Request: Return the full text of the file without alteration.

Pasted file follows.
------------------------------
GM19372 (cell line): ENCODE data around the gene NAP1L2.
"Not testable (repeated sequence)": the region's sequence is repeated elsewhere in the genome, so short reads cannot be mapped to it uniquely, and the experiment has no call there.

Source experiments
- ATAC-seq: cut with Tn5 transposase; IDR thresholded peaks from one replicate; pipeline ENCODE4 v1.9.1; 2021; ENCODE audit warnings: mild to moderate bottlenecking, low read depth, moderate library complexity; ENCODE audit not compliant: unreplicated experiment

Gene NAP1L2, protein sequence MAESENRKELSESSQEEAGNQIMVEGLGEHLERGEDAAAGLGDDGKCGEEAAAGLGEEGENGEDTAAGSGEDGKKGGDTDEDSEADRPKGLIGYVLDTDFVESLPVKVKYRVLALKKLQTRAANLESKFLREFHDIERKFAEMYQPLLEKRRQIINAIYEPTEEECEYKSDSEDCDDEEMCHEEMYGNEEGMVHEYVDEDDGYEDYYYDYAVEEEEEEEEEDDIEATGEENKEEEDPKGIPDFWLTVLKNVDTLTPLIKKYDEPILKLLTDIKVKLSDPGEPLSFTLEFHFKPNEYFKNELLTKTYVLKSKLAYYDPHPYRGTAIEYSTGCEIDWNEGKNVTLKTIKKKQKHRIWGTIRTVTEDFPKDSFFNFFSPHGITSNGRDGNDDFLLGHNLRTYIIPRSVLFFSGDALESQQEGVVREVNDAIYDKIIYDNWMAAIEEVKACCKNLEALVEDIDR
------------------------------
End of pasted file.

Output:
GM19372 (cell line): ENCODE data around the gene NAP1L2.
"Not testable (repeated sequence)": the region's sequence is repeated elsewhere in the genome, so short reads cannot be mapped to it uniquely, and the experiment has no call there.

Source experiments
- ATAC-seq: cut with Tn5 transposase; IDR thresholded peaks from one replicate; pipeline ENCODE4 v1.9.1; 2021; ENCODE audit warnings: mild to moderate bottlenecking, low read depth, moderate library complexity; ENCODE audit not compliant: unreplicated experiment

Gene NAP1L2, protein sequence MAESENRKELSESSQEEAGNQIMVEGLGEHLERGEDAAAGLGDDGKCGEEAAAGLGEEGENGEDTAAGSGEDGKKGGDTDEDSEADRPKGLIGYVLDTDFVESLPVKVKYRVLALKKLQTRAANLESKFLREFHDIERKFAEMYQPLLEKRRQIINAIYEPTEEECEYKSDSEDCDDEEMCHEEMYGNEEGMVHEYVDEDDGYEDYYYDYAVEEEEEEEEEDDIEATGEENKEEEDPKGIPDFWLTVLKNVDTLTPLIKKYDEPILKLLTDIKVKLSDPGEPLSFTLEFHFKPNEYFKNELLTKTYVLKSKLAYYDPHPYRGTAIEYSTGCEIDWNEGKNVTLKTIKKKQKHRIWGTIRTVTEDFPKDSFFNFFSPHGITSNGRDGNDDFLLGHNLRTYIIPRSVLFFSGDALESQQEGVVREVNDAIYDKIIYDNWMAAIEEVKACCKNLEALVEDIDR